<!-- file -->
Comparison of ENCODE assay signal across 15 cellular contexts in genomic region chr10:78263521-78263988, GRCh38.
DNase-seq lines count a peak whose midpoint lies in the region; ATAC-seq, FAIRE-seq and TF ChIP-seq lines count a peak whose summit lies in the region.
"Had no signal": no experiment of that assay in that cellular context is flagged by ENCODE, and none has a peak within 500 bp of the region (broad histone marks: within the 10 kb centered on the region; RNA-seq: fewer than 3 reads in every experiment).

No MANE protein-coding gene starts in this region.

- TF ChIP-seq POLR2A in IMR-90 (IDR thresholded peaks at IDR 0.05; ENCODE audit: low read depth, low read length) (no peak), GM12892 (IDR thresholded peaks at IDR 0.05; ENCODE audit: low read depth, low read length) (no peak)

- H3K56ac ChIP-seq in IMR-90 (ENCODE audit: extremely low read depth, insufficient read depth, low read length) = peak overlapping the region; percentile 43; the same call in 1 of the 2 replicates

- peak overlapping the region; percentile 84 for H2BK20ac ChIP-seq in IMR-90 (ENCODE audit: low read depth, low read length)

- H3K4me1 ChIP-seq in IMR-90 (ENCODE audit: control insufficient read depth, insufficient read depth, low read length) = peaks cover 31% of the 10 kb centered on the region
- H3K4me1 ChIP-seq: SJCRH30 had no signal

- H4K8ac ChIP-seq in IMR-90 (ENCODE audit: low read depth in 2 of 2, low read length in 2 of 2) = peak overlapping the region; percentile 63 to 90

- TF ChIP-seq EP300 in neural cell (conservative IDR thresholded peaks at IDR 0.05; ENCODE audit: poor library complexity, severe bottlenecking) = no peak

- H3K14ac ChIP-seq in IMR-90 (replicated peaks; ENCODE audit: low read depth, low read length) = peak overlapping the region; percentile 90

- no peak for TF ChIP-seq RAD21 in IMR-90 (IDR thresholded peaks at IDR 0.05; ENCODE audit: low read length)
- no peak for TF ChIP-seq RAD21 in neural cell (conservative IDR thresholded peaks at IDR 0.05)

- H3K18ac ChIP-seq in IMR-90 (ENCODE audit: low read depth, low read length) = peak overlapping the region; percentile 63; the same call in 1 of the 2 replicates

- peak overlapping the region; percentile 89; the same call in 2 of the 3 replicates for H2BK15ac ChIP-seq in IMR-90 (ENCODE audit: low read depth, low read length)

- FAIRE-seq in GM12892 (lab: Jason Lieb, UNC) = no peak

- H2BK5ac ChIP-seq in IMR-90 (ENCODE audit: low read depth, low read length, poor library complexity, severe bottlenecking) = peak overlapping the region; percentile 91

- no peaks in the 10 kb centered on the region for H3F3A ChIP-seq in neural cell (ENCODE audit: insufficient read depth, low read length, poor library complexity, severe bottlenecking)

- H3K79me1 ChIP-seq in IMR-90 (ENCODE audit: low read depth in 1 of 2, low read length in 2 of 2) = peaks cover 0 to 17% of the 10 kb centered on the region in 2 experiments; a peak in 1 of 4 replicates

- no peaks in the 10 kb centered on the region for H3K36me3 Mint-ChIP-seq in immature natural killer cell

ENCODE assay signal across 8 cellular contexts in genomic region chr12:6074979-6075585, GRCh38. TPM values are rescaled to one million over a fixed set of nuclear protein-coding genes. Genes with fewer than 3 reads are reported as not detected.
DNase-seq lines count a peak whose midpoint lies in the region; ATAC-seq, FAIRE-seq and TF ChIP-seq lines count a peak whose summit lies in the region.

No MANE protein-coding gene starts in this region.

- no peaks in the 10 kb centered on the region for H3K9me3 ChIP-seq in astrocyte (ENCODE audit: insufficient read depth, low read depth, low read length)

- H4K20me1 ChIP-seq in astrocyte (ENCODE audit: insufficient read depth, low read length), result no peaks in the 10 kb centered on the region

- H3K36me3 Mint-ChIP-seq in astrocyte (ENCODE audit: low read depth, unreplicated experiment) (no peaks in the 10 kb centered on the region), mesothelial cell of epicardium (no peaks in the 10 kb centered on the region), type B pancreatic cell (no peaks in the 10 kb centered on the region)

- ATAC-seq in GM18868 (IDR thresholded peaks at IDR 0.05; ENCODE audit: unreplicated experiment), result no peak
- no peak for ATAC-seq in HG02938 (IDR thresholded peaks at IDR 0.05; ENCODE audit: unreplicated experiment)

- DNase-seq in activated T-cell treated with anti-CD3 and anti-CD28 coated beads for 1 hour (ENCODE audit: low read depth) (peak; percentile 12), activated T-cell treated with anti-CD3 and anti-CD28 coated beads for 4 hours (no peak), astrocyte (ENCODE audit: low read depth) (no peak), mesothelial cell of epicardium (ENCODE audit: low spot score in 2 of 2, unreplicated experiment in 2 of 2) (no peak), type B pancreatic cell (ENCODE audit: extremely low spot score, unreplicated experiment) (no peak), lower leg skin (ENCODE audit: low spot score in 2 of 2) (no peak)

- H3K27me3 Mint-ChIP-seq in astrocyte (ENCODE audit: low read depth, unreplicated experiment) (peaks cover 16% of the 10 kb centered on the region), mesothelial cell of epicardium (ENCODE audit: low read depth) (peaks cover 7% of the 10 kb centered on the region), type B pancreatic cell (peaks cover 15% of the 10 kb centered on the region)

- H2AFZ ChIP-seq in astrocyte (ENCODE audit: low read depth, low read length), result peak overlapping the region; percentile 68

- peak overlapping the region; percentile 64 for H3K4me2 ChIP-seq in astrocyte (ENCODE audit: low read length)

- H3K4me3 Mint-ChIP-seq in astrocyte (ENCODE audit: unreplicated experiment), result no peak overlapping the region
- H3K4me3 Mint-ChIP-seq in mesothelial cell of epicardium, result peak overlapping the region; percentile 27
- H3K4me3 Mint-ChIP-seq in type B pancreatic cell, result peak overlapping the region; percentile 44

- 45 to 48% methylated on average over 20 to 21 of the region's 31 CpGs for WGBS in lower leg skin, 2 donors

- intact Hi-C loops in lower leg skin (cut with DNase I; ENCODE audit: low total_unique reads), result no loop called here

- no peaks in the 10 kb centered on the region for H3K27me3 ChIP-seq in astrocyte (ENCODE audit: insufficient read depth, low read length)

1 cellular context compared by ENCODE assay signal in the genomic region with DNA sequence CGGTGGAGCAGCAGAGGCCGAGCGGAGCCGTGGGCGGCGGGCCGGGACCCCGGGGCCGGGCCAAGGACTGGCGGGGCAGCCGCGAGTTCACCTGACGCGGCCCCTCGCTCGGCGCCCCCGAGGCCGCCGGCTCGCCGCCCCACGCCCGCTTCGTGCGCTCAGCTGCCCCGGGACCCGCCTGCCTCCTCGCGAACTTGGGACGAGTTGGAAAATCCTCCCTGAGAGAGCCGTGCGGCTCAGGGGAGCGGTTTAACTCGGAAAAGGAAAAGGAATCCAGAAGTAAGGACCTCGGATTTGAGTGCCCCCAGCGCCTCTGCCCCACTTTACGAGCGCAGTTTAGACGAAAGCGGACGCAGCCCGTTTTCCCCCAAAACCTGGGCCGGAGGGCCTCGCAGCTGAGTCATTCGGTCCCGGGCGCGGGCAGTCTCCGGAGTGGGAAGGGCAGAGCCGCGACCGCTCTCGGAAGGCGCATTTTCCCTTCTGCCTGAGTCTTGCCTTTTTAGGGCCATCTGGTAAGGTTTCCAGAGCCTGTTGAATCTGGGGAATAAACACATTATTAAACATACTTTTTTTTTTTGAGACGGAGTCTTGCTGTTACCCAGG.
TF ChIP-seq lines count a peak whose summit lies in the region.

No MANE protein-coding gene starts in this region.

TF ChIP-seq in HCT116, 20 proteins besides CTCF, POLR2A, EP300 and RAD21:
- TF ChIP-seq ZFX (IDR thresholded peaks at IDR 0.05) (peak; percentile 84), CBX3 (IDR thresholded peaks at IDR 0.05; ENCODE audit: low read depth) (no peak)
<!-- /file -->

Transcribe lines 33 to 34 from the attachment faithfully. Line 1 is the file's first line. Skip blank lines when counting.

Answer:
- peak overlapping the region; percentile 64 for H3K4me2 ChIP-seq in astrocyte (ENCODE audit: low read length)

- H3K4me3 Mint-ChIP-seq in astrocyte (ENCODE audit: unreplicated experiment), result no peak overlapping the region